2. Jesus himself ratifies our study of it.
In Luke 24, Jesus twice points the disciples to the writings Moses—which includes Leviticus—as christological.

And beginning with Moses and all the Prophets, he interpreted to them in all the Scriptures the things concerning himself. 24:27

Then he said to them, “These are my words that I spoke to you while I was still with you, that everything written about me in the Law of Moses and the Prophets and the Psalms must be fulfilled.” 24:44

The offerings, which take up the first 6 chapters of the book, are pointing forward to the one offering of Jesus. He is the burnt offering, wholly given over to do his Father’s will, “a pleasing aroma.” (Lev 1)
The Lord Jesus was delivered up for our trespasses. (Lev 5, the trespass offering.) Without the shedding of blood there is no forgiveness (Lev 17:11) is gospel truth, and it is here in Leviticus.

3. Other parts of the New Testament reinforce Leviticus as christological.
By contrast, we learn that what the high priest does on the Day of Atonement (Lev 23), Jesus has done once for all.
Nor was it to offer himself repeatedly, as the high priest enters the holy places every year with blood not his own, for then he would have had to suffer repeatedly since the foundation of the world. But as it is, he has appeared once for all at the end of the ages to put away sin by the sacrifice of himself. (Heb 9:25-26)
Indeed, one can make that the case that a clear understanding of the book of Hebrews, and the truths it means to convey (all the “betters”) is only possible when we understand the things Leviticus sets forth.

There are certainly parts of the book that have to do with the life of Israel in the land, but even then, we can still draw lessons. God is interested in the holiness of his people, that they keep separate from sin.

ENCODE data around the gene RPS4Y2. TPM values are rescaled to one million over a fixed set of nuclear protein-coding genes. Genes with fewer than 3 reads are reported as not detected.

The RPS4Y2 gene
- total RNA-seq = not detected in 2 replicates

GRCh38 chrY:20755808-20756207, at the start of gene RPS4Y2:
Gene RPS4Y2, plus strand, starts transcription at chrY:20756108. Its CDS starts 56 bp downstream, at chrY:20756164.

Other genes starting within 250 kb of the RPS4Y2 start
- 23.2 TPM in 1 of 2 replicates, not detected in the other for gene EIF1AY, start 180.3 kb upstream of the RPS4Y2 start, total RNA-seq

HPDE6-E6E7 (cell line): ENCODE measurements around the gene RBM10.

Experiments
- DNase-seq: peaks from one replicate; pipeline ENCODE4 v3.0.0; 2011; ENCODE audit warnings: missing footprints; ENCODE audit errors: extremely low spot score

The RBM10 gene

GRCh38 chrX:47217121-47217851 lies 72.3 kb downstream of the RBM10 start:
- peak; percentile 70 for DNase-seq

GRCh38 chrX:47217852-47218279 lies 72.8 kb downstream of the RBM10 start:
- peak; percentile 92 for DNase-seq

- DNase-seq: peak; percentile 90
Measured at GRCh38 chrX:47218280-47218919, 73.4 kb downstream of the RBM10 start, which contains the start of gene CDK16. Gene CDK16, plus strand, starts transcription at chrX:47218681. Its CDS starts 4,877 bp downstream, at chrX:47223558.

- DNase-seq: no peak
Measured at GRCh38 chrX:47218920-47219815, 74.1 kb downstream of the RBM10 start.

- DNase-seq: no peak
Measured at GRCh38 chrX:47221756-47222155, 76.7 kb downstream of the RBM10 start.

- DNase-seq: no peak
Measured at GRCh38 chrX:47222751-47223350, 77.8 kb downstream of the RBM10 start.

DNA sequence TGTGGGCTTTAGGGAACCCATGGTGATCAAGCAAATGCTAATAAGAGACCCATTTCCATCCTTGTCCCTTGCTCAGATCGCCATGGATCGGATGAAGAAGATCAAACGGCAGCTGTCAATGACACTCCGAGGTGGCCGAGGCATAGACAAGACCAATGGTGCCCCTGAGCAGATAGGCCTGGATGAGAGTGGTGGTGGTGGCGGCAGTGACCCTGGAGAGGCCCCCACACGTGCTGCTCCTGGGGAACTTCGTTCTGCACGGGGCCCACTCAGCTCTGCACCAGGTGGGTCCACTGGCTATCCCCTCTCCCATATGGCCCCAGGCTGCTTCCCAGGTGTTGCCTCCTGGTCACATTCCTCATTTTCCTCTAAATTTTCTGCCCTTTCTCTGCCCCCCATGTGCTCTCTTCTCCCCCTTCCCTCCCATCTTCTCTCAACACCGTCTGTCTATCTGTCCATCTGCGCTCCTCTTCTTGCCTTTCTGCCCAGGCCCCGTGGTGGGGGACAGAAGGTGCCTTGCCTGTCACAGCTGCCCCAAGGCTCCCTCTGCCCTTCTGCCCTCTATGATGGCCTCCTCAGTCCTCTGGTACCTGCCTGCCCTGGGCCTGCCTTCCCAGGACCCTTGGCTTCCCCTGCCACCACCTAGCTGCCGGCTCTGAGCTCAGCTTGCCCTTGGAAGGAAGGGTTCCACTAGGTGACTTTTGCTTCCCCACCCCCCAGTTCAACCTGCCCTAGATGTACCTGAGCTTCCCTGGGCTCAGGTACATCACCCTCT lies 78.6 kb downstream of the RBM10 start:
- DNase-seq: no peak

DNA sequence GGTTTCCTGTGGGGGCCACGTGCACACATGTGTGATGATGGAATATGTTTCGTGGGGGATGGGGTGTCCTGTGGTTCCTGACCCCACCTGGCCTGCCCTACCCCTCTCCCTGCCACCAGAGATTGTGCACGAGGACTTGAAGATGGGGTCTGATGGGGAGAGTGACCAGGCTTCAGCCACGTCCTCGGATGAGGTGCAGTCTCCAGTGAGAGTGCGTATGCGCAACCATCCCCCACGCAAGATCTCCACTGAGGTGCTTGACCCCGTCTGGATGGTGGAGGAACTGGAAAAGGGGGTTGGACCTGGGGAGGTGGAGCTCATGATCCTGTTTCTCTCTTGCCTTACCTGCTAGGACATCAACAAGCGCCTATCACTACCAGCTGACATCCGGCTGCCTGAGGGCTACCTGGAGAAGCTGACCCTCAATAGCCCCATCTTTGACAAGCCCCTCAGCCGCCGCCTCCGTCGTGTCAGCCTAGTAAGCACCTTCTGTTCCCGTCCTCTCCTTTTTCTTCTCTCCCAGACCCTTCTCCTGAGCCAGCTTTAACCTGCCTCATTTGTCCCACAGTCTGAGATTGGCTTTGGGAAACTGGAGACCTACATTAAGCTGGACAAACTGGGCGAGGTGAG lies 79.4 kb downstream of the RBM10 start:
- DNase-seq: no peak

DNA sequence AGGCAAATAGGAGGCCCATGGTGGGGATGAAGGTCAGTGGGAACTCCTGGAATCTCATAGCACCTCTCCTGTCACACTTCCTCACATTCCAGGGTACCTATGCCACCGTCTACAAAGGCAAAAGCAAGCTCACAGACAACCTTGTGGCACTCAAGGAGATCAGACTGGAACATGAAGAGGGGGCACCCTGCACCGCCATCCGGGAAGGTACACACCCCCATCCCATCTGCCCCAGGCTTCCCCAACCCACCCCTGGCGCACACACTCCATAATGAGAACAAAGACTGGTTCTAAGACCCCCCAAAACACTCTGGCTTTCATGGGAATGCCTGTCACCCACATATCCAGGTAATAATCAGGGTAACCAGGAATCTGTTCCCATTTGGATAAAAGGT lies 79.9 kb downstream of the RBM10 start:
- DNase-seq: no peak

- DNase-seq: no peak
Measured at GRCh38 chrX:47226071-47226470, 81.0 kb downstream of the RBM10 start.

If you stop reading once you reach the end of Exodus, you’re missing out on some truth the Holy Spirit wants to teach you.

The Red Sea Crossing in the Psalms: Returning to Redemption

One of the notable things about the Psalms is the frequency of citations to the crossing of the Red Sea when Israel came out of Egypt. This event was a climax in the life of the people of God in the Old Testament. They were spared God’s judgment in the Passover, when he killed all the firstborn of Egypt. Following this, not only did Pharaoh let them go, he compelled them to leave. They stood at the banks of the Red Sea, seemingly trapped between the water in front of them, and the Egyptians behind them.
But of course God intervened, and parted the waters. Exodus 14 records the denouement:
So Moses stretched out his hand over the sea, and the sea returned to its normal course when the morning appeared. And as the Egyptians fled into it, the Lord threw the Egyptians into the midst of the sea. The waters returned and covered the chariots and the horsemen; of all the host of Pharaoh that had followed them into the sea, not one of them remained. But the people of Israel walked on dry ground through the sea, the waters being a wall to them on their right hand and on their left. Ex. 14:27-29.
When we come to the Psalms, the writer returns again and again to this. Beginning in Ps. 66:5-6:
Come and see what God has done:
he is awesome in his deeds toward the children of man.
He turned the sea into dry land;
they passed through the river on foot.
 
Also, Ps. 78:12-13:
 
In the sight of their fathers he performed wonders
in the land of Egypt, in the fields of Zoan.
He divided the sea and let them pass through it,
and made the waters stand like a heap.
 
Other places where this is found are, Ps. 74, 77, 106, 114, 136.